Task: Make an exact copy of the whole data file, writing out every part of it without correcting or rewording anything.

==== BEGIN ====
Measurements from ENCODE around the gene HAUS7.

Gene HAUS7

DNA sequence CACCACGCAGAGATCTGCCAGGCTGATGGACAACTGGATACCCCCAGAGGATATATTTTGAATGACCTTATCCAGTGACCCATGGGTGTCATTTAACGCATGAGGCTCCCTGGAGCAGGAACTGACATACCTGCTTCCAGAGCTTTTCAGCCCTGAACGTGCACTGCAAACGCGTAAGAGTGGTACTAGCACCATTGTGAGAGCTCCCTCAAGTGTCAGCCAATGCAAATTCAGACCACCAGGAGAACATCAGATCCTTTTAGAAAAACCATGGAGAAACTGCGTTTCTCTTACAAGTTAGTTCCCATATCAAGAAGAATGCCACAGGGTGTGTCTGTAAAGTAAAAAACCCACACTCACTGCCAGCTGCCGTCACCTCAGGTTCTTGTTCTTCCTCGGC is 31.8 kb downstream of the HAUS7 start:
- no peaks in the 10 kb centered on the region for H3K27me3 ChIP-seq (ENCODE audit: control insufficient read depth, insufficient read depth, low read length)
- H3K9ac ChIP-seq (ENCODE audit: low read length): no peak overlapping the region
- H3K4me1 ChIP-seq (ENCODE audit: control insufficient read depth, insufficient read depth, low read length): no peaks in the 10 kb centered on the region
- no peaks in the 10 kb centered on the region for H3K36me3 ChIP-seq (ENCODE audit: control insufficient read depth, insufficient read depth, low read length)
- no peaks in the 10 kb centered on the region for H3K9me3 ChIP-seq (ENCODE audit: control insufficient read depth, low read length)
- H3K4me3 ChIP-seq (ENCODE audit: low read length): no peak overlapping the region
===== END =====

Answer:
Measurements from ENCODE around the gene HAUS7.

Gene HAUS7

DNA sequence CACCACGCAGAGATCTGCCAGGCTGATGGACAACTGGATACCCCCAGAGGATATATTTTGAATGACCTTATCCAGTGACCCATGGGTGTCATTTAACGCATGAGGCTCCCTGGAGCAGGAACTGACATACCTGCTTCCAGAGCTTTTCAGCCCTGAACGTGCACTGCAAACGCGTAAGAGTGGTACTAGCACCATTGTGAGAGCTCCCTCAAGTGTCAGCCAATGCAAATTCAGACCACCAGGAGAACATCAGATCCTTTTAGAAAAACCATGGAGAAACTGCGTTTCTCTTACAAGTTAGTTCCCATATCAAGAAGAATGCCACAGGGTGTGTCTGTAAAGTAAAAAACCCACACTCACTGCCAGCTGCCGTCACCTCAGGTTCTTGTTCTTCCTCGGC is 31.8 kb downstream of the HAUS7 start:
- no peaks in the 10 kb centered on the region for H3K27me3 ChIP-seq (ENCODE audit: control insufficient read depth, insufficient read depth, low read length)
- H3K9ac ChIP-seq (ENCODE audit: low read length): no peak overlapping the region
- H3K4me1 ChIP-seq (ENCODE audit: control insufficient read depth, insufficient read depth, low read length): no peaks in the 10 kb centered on the region
- no peaks in the 10 kb centered on the region for H3K36me3 ChIP-seq (ENCODE audit: control insufficient read depth, insufficient read depth, low read length)
- no peaks in the 10 kb centered on the region for H3K9me3 ChIP-seq (ENCODE audit: control insufficient read depth, low read length)
- H3K4me3 ChIP-seq (ENCODE audit: low read length): no peak overlapping the region